[TIP] The Windows 10 Secret Microsoft Won't Tell You

Category: Windows-10

Microsoft says July 29, 2016, is the last day to upgrade your Windows 7 or 8 system to Windows 10 free of charge. After July 29, you will have to pay for a retail copy of Windows 10 ($119 for a Home upgrade or $199 for the Pro edition). Most people will eventually upgrade, but what if you're not ready to give up your Windows 7 or 8 system permanently by July 29? Here's a secret to delay the process as long as you want, and still get Win10 for free...

How to Claim Your Free Windows 10 Upgrade

I have good news for you: you can claim your free Windows 10 upgrade now (or by July 29) and keep on running your familiar old Windows version indefinitely. This is not a trick, or a hack, or anything illegal. It’s a feature built into the Windows 10 upgrade process by Microsoft, who obviously doesn’t want to draw a lot of attention to it.

In a nutshell, the process involves temporarily upgrading to Windows 10, then using the Reset feature to roll back the upgrade, returning to your previous Windows 7 or 8 environment. Here is what you need to do:

First, make sure your current copy of Windows is genuine and activated. Open Control Panel and navigate to System and Security > System. Near the bottom of the page is the Activation section.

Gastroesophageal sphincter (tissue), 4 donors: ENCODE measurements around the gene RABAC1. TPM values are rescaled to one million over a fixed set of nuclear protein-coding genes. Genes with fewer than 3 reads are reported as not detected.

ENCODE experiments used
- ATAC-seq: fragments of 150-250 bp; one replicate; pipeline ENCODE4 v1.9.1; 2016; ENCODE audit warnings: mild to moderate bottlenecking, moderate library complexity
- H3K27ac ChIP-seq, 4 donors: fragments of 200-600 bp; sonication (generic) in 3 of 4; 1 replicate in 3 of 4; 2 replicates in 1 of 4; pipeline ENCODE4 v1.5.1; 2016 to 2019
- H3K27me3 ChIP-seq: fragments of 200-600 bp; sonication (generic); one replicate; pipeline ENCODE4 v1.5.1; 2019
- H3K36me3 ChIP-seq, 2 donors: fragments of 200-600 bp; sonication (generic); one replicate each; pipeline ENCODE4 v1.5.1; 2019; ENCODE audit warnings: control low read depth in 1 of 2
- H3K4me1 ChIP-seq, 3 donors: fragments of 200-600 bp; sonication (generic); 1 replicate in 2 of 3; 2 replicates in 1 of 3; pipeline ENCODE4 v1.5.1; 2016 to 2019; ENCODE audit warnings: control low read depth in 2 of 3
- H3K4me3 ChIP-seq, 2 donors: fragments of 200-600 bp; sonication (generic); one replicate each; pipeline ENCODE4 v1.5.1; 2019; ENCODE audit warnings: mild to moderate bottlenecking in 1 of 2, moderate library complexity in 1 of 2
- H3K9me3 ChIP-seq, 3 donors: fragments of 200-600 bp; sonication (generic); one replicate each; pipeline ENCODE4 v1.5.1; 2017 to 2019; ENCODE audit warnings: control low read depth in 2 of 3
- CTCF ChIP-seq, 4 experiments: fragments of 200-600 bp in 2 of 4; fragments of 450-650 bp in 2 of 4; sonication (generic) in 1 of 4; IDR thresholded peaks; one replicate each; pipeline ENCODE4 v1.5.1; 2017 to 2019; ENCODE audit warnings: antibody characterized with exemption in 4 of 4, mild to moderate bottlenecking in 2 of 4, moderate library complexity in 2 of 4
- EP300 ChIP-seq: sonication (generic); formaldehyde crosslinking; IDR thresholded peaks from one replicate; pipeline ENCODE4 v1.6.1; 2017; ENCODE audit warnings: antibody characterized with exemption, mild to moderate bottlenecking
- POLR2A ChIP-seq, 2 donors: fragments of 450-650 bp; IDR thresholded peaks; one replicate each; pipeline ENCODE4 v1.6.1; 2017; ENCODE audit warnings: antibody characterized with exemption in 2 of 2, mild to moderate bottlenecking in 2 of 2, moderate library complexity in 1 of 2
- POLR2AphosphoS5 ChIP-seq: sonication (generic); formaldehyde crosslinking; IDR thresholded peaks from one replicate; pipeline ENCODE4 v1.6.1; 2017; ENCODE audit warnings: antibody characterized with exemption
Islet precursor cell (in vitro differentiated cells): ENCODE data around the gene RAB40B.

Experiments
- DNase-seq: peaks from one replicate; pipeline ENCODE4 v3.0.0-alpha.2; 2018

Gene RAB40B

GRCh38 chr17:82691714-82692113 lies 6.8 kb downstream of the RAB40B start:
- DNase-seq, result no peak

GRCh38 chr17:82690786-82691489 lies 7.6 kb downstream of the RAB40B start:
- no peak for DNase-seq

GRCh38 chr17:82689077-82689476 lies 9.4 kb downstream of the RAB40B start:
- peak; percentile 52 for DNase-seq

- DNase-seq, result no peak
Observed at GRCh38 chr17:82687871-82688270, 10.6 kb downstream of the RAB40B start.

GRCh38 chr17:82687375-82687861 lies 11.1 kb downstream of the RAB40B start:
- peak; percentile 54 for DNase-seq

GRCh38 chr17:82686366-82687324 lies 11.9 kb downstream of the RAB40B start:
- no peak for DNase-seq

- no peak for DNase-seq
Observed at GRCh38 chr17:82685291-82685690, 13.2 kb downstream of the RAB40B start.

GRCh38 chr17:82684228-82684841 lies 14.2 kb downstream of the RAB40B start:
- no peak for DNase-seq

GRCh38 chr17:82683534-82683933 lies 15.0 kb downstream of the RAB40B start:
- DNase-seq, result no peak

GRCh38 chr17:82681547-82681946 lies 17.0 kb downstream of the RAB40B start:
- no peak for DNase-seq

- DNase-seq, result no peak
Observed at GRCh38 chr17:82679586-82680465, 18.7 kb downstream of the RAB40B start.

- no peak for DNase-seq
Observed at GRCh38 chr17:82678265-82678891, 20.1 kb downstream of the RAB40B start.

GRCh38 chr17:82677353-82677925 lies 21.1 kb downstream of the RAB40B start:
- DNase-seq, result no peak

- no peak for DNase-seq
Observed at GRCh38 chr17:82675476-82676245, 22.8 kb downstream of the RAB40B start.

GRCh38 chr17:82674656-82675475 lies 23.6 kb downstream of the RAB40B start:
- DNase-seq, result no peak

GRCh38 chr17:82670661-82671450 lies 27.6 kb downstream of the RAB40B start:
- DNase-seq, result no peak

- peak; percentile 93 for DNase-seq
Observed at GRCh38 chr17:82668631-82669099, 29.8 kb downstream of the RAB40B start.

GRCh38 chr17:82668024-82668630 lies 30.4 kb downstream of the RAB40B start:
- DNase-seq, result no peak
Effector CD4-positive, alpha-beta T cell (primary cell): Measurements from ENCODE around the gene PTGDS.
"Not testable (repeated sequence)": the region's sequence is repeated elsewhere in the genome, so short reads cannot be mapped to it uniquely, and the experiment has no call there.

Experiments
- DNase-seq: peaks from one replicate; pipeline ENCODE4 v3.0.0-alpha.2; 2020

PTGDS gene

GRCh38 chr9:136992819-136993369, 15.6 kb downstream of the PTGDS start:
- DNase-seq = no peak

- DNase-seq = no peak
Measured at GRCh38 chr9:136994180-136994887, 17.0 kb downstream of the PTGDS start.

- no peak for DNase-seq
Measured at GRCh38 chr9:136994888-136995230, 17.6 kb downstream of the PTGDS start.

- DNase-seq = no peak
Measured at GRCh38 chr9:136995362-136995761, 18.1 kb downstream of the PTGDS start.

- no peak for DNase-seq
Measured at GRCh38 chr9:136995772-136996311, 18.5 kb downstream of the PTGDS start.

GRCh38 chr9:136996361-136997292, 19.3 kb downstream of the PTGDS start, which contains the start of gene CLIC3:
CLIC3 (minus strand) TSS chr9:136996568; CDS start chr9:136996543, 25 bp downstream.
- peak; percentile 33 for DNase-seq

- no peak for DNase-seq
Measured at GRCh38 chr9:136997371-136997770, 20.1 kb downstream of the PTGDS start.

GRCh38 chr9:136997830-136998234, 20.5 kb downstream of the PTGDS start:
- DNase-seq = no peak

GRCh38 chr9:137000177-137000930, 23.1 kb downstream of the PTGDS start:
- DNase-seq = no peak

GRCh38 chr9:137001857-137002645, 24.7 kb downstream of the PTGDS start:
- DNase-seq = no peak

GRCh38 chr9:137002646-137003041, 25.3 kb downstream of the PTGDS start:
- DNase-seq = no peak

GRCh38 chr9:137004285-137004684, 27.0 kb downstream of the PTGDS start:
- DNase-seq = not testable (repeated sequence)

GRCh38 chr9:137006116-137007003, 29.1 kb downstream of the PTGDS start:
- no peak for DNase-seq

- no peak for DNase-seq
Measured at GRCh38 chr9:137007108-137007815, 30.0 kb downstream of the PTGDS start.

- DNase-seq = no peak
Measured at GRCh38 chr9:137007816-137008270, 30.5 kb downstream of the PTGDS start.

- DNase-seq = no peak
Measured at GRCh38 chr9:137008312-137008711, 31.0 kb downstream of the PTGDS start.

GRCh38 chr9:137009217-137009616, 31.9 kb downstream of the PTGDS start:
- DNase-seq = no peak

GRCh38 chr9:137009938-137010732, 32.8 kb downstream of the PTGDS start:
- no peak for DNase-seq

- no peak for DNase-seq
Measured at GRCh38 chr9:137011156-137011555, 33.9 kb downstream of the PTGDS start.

Windows 10 Entitlement

You should see “Windows is activated,” your Product ID below it, and the Genuine Microsoft Software logo over to the right. If so, then you have a genuine copy of Windows and are qualified for a free upgrade to Windows 10. If not, you will have to buy a copy of Windows 10 when you want it.

Next, go ahead and upgrade to Windows 10. You can use the Get Windows 10 tool provided by Microsoft on this page. During the Windows 10 upgrade process, your old version’s activation status and Product ID will be checked and stored on Microsoft’s activation server. A “digital entitlement” license key for your new Windows 10 upgrade will be generated and stored on the activation server, too.